China fines tech giants including Alibaba, Baidu for failing to report 43 deals

FILE PHOTO: The Chinese national flag is seen in Beijing, China April 29, 2020. REUTERS/Thomas Peter/File Photo

China‘s market regulator on Saturday said it was fining companies including Alibaba, Baidu and JD.com for failing to declare 43 deals that date as far back as 2012 to authorities, saying that they violated anti-monopoly legislation.

Enterprises involved in the cases would be fined 500,000 yuan ($78,000) each, it said, the maximum under China‘s 2008 Anti-Monopoly Law.

Alibaba, Baidu, JD.com and Geely did not immediately respond to requests for comment.

China has been tightening its grip on internet platforms, reversing a once laissez-faire approach and citing the risk of abusing market power to stifle competition, misuse of consumers’ data and violation of consumer rights.

The earliest deal listed was a 2012 acquisition involving Baidu and a partner, and the most recent was the 2021 agreement between Baidu and Chinese automaker Zhejiang Geely Holdings to create a new-energy vehicle company.

Other deals cited by the State Administration of Market Supervision included Alibaba’s 2014 acquisition of Chinese digital mapping and navigation firm AutoNavi and its 2018 purchase of a 44% stake in Ele.me to become the food delivery service’s largest shareholder.

The deals, however, did not have the effect of eliminating or restricting competition, the regulator said.

In December last year, it fined Alibaba, Tencent-backed China Literature and Shenzhen Hive Box 500,000 yuan each for not reporting past deals properly for antitrust reviews, the first time it had ever done so.

Reuters

Singapore Reporter/s

In Singapore, we are looking to double our reporting team by this year-end to comprehensively cover the fast-moving world of funded startups and VC, PE & M&A deals. We want reporters who can tell our readers what is really happening in these sectors and why it matters to markets, companies and consumers. The ability to write precisely and urgently is crucial for these roles. Ideal candidates must have to ability to work in a collaborative, dynamic, and fast-changing environment. We want our new hires to be digitally savvy and ready to experiment with new forms of storytelling. Most importantly, we are looking for hard-hitting reporters who work well in a team. Collaboration and collegiality are a must.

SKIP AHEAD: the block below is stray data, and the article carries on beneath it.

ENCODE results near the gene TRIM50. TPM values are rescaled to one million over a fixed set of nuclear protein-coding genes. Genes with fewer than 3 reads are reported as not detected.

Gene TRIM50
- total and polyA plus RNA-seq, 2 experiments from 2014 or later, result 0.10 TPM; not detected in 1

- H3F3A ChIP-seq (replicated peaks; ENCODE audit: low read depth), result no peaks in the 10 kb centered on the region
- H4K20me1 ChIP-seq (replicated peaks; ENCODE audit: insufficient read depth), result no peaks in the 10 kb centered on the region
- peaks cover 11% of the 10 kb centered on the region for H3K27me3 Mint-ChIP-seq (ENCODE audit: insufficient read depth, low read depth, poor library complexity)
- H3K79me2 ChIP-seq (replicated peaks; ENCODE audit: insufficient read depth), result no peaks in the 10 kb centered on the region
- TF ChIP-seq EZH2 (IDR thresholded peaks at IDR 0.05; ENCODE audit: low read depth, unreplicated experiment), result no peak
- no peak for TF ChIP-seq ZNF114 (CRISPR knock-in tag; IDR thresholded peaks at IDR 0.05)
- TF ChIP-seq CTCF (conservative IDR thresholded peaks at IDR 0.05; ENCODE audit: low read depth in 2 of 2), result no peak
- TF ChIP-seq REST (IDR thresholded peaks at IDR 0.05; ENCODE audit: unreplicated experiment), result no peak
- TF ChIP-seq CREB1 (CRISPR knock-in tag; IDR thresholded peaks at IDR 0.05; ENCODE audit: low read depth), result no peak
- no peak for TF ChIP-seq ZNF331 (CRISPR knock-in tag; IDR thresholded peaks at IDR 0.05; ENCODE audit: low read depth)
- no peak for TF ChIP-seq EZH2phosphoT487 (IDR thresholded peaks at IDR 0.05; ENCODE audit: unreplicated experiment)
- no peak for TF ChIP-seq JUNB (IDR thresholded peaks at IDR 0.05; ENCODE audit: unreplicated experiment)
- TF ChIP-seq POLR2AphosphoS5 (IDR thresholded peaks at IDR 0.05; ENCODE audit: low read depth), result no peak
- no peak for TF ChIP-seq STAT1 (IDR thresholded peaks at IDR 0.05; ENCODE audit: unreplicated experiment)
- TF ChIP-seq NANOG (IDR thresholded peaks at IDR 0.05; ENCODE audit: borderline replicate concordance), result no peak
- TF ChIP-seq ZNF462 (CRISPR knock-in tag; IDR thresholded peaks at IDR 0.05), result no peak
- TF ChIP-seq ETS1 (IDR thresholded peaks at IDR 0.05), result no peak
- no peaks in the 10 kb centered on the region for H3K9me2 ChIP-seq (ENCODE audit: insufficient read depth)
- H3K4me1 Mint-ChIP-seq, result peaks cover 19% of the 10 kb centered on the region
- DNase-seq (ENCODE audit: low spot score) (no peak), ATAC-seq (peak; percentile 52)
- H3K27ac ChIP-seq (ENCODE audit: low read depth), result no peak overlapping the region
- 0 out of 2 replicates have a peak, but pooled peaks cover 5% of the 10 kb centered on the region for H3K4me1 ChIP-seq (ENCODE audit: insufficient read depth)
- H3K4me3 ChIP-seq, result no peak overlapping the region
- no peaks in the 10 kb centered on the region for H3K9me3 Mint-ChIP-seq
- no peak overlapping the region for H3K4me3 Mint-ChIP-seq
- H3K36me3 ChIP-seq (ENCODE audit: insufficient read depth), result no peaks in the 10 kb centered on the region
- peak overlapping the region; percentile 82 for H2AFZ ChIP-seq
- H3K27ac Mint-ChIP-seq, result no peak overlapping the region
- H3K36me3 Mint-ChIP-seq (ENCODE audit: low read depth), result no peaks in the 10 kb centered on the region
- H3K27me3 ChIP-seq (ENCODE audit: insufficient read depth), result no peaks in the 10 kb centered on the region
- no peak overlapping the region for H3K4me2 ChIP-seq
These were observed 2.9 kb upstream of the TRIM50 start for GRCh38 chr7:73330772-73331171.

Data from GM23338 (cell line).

Following vacancies can be applied for (only in Singapore).

Following vacancies can be applied for (only in Singapore).   

  • A reporter to track companies/startups that have raised private capital, and have the potential to become unicorns. SEA currently has over 40 companies with a valuation of over $100 million and under $1 billion.
  • A reporter who can get behind the scenes and reveal how funding rounds are put together, or why they’ve failed to materialise. She/he in this role will largely focus on long-format stories. 
  • A journalist to track special situations funds, distressed debt and private credit (from the PE angle) across Asia.

Singapore Reporter/s

In Singapore, we are looking to double our reporting team by this year-end to comprehensively cover the fast-moving world of funded startups and VC, PE & M&A deals. We want reporters who can tell our readers what is really happening in these sectors and why it matters to markets, companies and consumers. The ability to write precisely and urgently is crucial for these roles. Ideal candidates must have to ability to work in a collaborative, dynamic, and fast-changing environment. We want our new hires to be digitally savvy and ready to experiment with new forms of storytelling. Most importantly, we are looking for hard-hitting reporters who work well in a team. Collaboration and collegiality are a must.

Following vacancies can be applied for (only in Singapore).

Following vacancies can be applied for (only in Singapore).   

  • A reporter to track companies/startups that have raised private capital, and have the potential to become unicorns. SEA currently has over 40 companies with a valuation of over $100 million and under $1 billion.
  • A reporter who can get behind the scenes and reveal how funding rounds are put together, or why they’ve failed to materialise. She/he in this role will largely focus on long-format stories. 
  • A journalist to track special situations funds, distressed debt and private credit (from the PE angle) across Asia.